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  • Fr. John Jennings

We Are Not Alone

These are anxious times. Our entire global community faces the challenges of a pandemic. Despite all our efforts, at this point we do not have a means to control or eliminate the threat. Across the world, many are searching for a vaccine and a way of treating the virus. Beyond being on our guard and responding with social distancing and “locking down” our communities we have no effective response. We might slow or contain the virus, but still have to face it.


Such uncertainty creates fear and anxiety. In particular It is a fear of the unknown. Such fear is hard to address. And, we cannot handle it alone. We need some sense that we share the load together. That is the benefit of a community and we are in this together. It is also the benefit of recognizing that somehow, God is part of our journey.


At the center of our Christian faith is that wonder or mystery of the Incarnation, our belief that God loves us so much that God has come to share our humanness in the person of Jesus Christ. As the Gospel of John begins to relate the story and meaning of Jesus, the writer proclaims this truth of our faith. He puts it this way: “The Word became flesh and lived among us, and we have seen his glory, the glory as of a father’s only son, full of grace and truth.” (John 1:14).


As the story unfolds, the Gospel goes further. Relating the account of Jesus’s encounter with a Pharisee named Nicodemus, Jesus tells him: “God so loved the world that his gave his only Son, so that everyone who believes in him may not perish but may have eternal life. Indeed, God did not send the Son into the world to condemn the world, but in order that the world might be saved through him.”(John 3:16-17) Salvation comes in recognizing that God comes among us and shares in our human story, even in the midst of our questions, uncertainties and the unknowns. In these anxious times, we need to know that our “being in this together” includes God who shares our humanity. The Incarnation tells us how we are saved.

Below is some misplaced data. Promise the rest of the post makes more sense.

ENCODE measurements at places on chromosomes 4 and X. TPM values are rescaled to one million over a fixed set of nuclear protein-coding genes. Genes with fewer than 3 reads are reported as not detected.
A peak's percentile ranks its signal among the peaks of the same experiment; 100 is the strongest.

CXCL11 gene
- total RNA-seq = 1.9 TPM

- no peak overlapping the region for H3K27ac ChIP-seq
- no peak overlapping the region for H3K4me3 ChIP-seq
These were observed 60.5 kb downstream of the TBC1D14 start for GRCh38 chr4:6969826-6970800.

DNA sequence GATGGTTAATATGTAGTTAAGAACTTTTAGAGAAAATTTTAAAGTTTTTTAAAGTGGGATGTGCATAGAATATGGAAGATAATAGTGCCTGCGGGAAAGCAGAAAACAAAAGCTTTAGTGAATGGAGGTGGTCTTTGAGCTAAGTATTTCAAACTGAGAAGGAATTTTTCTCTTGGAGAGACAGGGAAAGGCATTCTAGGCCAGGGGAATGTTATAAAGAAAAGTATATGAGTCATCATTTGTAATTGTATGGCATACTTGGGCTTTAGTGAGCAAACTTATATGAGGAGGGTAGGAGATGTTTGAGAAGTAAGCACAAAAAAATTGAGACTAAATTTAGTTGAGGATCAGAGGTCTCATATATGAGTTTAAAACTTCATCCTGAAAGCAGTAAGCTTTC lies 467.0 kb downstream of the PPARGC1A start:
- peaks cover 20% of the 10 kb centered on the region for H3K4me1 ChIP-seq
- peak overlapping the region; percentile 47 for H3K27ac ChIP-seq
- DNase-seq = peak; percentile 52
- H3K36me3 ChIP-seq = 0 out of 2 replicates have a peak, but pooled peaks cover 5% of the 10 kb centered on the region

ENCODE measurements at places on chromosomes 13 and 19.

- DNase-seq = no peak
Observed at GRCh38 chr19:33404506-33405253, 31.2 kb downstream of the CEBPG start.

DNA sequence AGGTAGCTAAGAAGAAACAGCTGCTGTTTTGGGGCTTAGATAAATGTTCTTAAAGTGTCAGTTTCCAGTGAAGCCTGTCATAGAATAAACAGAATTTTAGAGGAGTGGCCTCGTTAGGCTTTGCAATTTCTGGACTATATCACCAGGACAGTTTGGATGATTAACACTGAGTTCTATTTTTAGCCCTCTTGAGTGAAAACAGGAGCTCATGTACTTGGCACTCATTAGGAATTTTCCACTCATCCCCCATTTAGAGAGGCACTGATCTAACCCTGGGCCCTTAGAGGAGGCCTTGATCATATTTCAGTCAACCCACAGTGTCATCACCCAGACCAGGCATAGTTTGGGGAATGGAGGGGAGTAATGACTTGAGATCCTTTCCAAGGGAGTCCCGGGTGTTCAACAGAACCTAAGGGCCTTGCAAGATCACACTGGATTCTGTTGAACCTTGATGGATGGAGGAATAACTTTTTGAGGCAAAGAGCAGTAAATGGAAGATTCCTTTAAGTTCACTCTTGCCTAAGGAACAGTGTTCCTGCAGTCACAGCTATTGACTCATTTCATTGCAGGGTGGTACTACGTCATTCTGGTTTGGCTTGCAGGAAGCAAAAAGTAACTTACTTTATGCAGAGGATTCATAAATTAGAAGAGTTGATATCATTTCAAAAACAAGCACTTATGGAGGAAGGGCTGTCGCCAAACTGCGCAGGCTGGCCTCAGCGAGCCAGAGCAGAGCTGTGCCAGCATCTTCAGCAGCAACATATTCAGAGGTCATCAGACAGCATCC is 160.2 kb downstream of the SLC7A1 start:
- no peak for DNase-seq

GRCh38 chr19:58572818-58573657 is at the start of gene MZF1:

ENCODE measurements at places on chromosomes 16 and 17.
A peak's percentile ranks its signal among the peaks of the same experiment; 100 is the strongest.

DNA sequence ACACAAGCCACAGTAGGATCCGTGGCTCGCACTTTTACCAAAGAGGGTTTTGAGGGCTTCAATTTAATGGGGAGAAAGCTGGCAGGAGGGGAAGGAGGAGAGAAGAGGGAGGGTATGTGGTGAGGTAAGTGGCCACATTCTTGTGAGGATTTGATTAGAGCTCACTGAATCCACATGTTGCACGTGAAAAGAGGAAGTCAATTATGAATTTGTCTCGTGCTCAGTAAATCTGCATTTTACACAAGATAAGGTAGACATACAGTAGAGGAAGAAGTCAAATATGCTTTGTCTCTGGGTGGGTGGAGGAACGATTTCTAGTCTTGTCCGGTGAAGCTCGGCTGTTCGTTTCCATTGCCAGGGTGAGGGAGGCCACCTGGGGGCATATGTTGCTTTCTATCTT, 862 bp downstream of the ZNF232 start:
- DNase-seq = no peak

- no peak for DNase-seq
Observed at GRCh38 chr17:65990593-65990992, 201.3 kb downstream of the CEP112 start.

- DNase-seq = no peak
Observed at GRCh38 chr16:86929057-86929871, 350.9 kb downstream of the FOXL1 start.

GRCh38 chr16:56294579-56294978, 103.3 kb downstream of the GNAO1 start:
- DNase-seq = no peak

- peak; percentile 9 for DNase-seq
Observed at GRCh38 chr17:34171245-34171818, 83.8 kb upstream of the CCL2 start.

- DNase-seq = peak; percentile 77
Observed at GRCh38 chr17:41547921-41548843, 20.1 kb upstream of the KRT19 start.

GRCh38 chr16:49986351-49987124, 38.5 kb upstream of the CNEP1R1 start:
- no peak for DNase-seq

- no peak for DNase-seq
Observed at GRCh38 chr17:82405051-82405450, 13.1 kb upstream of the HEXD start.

To be a disciple of Jesus is to follow him as our master and teacher, to learn who he is and what he is about. It also means that we reflect this Jesus in our own lives and in doing so become the face of our loving God to all. For this we need faith and trust, as well as the courage to let the spirit of Jesus grow within us, to follow him and to be like him. In the situations of our lives, this is not easy. For it means to step out into the unknown.


Matthew in his Gospel (Matt.14:22-33) captures the disciple Peter facing just this challenge. In so many ways, Peter is us. The Gospel story describes the way Jesus as going to a mountain to pray. The disciples take a boat to the other side of the lake. Caught in a storm, the disciples can’t get the boat to shore. Jesus comes to them on the water. Impetuous Peter shouts to Jesus asking that he be called to join him on the water. Jesus does so and Peter steps out in response. Like any good disciple, Peter sought to do what his master was doing.


As he walks toward Jesus, the Gospel notes that Peter suddenly felt the high winds and he loses his nerve. Filled with fear, he loses faith and begins to sink. Calling out to Jesus, he appeals for help. Jesus reaches out his hand and saves him. Like any good master, Jesus recognizes the challenge that his disciple has in stepping out where he has gone. As any good master as well, Jesus continues to reach out and touch his disciple. He does not desert Peter, but remains the caring and supportive teacher.

In these anxious times, that outreach of Jesus is the care and support we must have. Our faith in the Incarnation of our God in Jesus the Christ is how we are saved. We are never alone.

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